U.S. CitiesCity-Data Forum Index
Go Back   City-Data Forum > General Forums > Economics
 [Register]
Please register to participate in our discussions with 2 million other members - it's free and quick! Some forums can only be seen by registered members. After you create your account, you'll be able to customize options and access all our 15,000 new posts/day with fewer ads.
View detailed profile (Advanced) or search
site with Google Custom Search

Search Forums  (Advanced)
Reply Start New Thread
 
Old 06-12-2018, 12:50 AM
 
24,726 posts, read 26,794,844 times
Reputation: 22718

Advertisements

Quote:
Originally Posted by stockwiz View Post
Plus there is no social security trust fund.. that 15% amounts to a promise to pay you social security benefits that may or may not exist in the future, in the meantime it's basically just extra income tax on top of your base income tax rate. Social security is not sustainable with declining global birth rates and ever increasing lifespans. A point will occur when our welfare systems are simply going to go bankrupt and be unsustainable.
No one wants to hear this, unfortunately. It could get really ugly.
Reply With Quote Quick reply to this message

 
Old 06-12-2018, 05:32 AM
 
1,027 posts, read 559,669 times
Reputation: 300
Quote:
Originally Posted by mysticaltyger View Post
Employers wouldn't voluntarily pay higher wages. However, the idea is if everyone had to pay for all of their own fringe benefits, they would demand higher wages to compensate.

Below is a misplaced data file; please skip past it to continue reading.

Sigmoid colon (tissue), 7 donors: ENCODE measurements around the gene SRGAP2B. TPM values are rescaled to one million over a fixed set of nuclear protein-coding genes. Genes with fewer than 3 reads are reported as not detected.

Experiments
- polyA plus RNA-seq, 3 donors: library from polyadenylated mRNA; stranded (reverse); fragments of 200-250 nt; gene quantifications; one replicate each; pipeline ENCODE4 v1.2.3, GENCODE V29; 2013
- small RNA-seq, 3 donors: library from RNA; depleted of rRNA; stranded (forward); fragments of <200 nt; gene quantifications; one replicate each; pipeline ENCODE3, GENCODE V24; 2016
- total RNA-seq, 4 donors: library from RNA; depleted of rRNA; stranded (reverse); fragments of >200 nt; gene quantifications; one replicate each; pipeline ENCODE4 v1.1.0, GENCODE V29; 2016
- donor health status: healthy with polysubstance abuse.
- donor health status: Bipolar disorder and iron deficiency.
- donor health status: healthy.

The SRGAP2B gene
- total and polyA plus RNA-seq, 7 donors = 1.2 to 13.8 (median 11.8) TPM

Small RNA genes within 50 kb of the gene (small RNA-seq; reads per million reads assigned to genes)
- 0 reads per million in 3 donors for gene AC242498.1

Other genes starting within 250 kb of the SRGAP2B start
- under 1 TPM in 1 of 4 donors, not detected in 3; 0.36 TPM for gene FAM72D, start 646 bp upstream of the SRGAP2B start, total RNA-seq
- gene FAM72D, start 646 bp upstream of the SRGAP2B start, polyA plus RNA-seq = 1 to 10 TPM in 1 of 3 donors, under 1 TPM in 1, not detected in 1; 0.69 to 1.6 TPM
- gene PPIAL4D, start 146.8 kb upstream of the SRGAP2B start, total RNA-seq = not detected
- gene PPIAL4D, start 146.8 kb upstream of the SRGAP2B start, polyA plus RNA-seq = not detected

Mysticaltyger, due to the concept of “wage differential”, USA wage rates in aggregate are based upon the purchasing power of the federal minimum wage rate.

The minimum rate has a generally inverse relationship to jobs' wage scales. Lower wage jobs are more, and higher wage jobs are less (proportional to the differences between the minimum and the job's rate) affected by the minimum rate; (i.e. lower wage jobs are more, and higher wage jobs are less affected by the minim rate).

Due to government's anti-labor laws, (particularly the Taft-Harley act), labor is more or less reduced to begging rather than to demanding anything.
Reply With Quote Quick reply to this message
 
Old 06-12-2018, 06:01 AM
 
Location: The Triad (NC)
26,853 posts, read 57,874,473 times
Reputation: 29266
Quote:
Originally Posted by mysticaltyger View Post
However, the idea is if everyone had to pay for all of their own fringe benefits,
they would demand higher wages to compensate.
If just a majority had the personal discipline required to take on that responsibility...
to set aside the 4-6 weeks worth of income needed to cover their time off...
they would (most likely) have learned early on to be WORTH more as an employee.
But it wouldn't need to be all that much more.

An example:
At $10/hr x2080 hrs (40hx52w) ... their gross is $20,800
That $20,800 income 1840 (40hx46w) actually worked = $11.30 per hour
That comes out to 13%.

You can do that example the other way... by acting as though the $10/hr job only pays $9.
Set aside the FIRST 10% of earnings and you have $2080 for "paid" time off.

Increased skill and/or self discipline. It's not complicated.

Last edited by MrRational; 06-12-2018 at 06:12 AM..
Reply With Quote Quick reply to this message
 
Old 06-12-2018, 02:36 PM
 
Location: Annandale, VA
9,447 posts, read 7,598,173 times
Reputation: 6000
Quote:
Originally Posted by Elliott_CA View Post
Would employee's pay go up if payroll taxes were eliminated? No. Those funds would go to profits. For the last 15 years that's been the trend: as productivity and profitability increases, wages have been flat. Corporations are not sharing their success with employees.

http://phillipsandco.com/files/5615/...te_Profits.JPG
Nothing to stop them from purchasing stock in the company if it is publicly traded.
Reply With Quote Quick reply to this message
 
Old 06-17-2018, 09:25 AM
 
33,046 posts, read 20,720,491 times
Reputation: 8928
Quote:
Originally Posted by wutitiz View Post